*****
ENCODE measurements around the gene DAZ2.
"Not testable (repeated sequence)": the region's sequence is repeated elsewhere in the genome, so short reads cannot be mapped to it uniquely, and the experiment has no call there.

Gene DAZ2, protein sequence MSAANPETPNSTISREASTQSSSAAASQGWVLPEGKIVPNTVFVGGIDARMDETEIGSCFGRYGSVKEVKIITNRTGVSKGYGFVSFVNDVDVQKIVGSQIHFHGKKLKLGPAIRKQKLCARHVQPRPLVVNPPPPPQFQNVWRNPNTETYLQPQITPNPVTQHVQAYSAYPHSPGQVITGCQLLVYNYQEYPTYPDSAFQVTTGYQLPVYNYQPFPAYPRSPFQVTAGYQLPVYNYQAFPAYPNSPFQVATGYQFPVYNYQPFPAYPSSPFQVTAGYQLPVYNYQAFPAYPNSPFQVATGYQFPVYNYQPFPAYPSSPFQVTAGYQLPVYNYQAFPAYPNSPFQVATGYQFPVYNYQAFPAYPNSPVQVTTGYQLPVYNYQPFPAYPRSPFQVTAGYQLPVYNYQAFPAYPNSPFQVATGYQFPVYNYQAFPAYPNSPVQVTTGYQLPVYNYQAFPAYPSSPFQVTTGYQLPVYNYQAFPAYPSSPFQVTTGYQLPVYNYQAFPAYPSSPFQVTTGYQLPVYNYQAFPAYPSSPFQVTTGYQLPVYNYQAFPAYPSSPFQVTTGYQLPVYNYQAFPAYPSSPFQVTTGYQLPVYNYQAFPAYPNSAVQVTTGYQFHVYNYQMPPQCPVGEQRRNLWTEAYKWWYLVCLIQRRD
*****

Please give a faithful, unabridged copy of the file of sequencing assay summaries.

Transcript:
ENCODE measurements around the gene DAZ2.
"Not testable (repeated sequence)": the region's sequence is repeated elsewhere in the genome, so short reads cannot be mapped to it uniquely, and the experiment has no call there.

Gene DAZ2, protein sequence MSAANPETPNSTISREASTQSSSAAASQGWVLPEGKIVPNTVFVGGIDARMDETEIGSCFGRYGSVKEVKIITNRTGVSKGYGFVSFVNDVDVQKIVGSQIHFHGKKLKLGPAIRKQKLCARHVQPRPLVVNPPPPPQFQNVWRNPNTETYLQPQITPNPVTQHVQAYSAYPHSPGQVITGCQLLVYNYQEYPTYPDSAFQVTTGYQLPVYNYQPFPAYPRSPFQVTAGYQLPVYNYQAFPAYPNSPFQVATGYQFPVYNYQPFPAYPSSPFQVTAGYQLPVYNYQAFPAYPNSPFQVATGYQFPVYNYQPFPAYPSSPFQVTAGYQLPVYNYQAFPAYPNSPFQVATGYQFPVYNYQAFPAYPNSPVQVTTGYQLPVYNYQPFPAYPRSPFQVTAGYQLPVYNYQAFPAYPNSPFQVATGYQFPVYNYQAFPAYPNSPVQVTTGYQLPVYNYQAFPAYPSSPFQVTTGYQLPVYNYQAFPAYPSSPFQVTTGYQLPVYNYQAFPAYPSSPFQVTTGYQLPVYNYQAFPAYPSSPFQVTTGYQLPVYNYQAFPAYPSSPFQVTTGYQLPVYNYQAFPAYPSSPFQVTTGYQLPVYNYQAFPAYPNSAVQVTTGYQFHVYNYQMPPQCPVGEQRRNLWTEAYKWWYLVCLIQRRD